The Lebanese pound continued to plummet against the U.S. dollar on the black market Tuesday, amid a months-long financial meltdown and a failure to form a new government.
The pound is currently trading at 12,550/12,600 to the dollar after the local currency’s rate had seen very little fluctuations on reports that a new monetary platform could be launched soon.
However, the Central Bank (BDL) has repeatedly failed to launch the long-awaited platform that would allow commercial banks and licensed dealers to trade foreign currency at market rates.
The Central Bank announced on Sunday that deposits in all currencies dating back before Oct. 17, 2019, and as they became on March 31, 2021, can be withdrawn but in stages as of June of this year.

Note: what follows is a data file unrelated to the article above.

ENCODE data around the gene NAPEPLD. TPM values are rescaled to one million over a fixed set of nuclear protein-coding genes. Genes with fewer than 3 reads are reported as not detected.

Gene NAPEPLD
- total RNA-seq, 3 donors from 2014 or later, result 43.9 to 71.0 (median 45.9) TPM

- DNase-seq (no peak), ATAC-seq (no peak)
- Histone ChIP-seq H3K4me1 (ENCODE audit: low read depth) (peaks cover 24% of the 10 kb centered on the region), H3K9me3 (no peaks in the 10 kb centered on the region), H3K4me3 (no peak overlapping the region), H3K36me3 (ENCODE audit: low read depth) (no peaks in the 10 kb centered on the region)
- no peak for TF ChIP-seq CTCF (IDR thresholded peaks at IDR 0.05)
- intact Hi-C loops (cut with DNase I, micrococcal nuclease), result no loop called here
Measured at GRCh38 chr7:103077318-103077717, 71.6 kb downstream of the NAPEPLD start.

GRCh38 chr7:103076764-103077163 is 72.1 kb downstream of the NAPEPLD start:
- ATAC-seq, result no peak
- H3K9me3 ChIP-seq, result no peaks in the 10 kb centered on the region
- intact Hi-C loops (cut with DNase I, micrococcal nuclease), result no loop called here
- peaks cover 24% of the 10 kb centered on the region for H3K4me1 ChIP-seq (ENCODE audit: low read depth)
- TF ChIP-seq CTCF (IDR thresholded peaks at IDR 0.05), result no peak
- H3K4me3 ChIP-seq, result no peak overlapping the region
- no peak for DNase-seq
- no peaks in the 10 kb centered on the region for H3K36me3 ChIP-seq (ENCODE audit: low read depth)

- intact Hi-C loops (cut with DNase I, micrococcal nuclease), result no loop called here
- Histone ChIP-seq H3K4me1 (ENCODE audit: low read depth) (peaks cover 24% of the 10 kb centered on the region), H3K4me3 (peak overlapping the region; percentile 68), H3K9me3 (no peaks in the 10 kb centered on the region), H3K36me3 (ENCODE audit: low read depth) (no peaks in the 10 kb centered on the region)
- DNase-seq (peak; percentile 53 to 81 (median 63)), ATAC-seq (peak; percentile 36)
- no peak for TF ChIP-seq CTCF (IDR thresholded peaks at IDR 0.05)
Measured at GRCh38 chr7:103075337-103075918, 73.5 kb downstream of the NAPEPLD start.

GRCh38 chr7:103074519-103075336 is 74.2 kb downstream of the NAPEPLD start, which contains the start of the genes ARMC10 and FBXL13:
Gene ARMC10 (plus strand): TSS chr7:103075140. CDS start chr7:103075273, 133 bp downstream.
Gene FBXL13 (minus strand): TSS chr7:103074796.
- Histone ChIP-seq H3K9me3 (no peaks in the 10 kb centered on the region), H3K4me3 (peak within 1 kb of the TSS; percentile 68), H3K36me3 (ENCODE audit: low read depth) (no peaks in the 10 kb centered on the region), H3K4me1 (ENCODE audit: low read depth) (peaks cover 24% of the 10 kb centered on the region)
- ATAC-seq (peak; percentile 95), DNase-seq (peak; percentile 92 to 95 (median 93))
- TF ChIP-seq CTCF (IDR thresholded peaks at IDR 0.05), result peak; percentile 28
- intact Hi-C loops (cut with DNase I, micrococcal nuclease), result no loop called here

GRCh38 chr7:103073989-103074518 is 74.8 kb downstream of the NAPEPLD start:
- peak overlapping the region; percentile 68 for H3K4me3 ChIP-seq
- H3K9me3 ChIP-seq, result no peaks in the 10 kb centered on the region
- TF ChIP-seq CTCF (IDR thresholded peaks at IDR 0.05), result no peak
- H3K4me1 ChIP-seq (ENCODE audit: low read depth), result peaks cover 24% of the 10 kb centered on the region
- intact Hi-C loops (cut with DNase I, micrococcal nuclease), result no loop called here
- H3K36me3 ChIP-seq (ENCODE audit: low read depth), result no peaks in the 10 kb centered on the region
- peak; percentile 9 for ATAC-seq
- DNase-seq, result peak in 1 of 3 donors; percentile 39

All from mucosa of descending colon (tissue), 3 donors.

In a statement, BDL said it is currently negotiating with Lebanese banks with the aim of adopting a mechanism whereby banks begin to gradually pay off deposits in all currencies.
The pound had hit a record low of 15,000 in March on the collapse of efforts to form a new cabinet that would promptly enact economic reforms and begin negotiations with international financial organizations.
The local currency has lost nearly 85% of its value over the past 18 months amid a severe economic and financial crisis that has threatened to destabilize the country.